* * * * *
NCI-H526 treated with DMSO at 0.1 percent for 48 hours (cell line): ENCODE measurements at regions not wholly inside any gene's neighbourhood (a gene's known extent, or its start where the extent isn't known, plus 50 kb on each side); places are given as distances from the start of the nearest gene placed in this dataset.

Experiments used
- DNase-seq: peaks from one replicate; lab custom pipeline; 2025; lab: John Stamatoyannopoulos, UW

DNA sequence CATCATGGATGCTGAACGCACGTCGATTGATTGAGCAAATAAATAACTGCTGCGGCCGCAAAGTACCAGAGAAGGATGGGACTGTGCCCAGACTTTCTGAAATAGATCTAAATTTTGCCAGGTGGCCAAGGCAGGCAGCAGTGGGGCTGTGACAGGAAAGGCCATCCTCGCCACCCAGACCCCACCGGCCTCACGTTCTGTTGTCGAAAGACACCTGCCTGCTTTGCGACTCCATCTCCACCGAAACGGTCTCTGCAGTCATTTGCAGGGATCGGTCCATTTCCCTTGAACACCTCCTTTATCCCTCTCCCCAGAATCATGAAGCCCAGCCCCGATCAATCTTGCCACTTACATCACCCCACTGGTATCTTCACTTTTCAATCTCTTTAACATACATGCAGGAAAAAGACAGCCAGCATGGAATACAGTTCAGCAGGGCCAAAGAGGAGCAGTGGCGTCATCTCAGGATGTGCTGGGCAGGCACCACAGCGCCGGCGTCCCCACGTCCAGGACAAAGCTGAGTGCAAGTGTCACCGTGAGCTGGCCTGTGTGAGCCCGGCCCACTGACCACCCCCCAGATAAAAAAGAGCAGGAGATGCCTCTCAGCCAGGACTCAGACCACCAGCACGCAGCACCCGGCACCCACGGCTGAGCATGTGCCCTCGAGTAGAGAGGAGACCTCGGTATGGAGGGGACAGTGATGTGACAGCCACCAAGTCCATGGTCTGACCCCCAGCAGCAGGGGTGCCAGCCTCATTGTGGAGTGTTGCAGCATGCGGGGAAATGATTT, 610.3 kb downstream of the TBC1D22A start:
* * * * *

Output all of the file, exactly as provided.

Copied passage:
NCI-H526 treated with DMSO at 0.1 percent for 48 hours (cell line): ENCODE measurements at regions not wholly inside any gene's neighbourhood (a gene's known extent, or its start where the extent isn't known, plus 50 kb on each side); places are given as distances from the start of the nearest gene placed in this dataset.

Experiments used
- DNase-seq: peaks from one replicate; lab custom pipeline; 2025; lab: John Stamatoyannopoulos, UW

DNA sequence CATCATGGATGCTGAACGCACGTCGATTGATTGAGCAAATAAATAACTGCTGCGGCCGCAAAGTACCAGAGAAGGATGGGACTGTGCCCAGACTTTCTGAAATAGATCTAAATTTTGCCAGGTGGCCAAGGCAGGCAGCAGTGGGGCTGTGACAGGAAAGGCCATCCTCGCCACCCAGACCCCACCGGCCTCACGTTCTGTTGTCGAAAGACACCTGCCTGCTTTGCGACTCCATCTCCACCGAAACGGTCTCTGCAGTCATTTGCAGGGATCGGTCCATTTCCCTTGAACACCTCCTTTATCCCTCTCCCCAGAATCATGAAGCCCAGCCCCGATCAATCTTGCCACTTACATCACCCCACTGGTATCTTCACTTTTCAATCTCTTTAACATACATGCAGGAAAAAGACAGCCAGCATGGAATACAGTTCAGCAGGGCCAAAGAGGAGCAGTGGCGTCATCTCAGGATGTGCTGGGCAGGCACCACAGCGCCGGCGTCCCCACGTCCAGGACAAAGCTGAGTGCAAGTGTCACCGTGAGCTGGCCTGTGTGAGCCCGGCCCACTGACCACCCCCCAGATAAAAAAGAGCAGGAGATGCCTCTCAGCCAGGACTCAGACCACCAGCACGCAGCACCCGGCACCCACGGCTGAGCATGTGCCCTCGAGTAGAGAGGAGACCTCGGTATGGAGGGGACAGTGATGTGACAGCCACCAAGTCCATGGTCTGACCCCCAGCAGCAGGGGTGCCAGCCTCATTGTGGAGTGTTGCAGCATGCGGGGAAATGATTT, 610.3 kb downstream of the TBC1D22A start: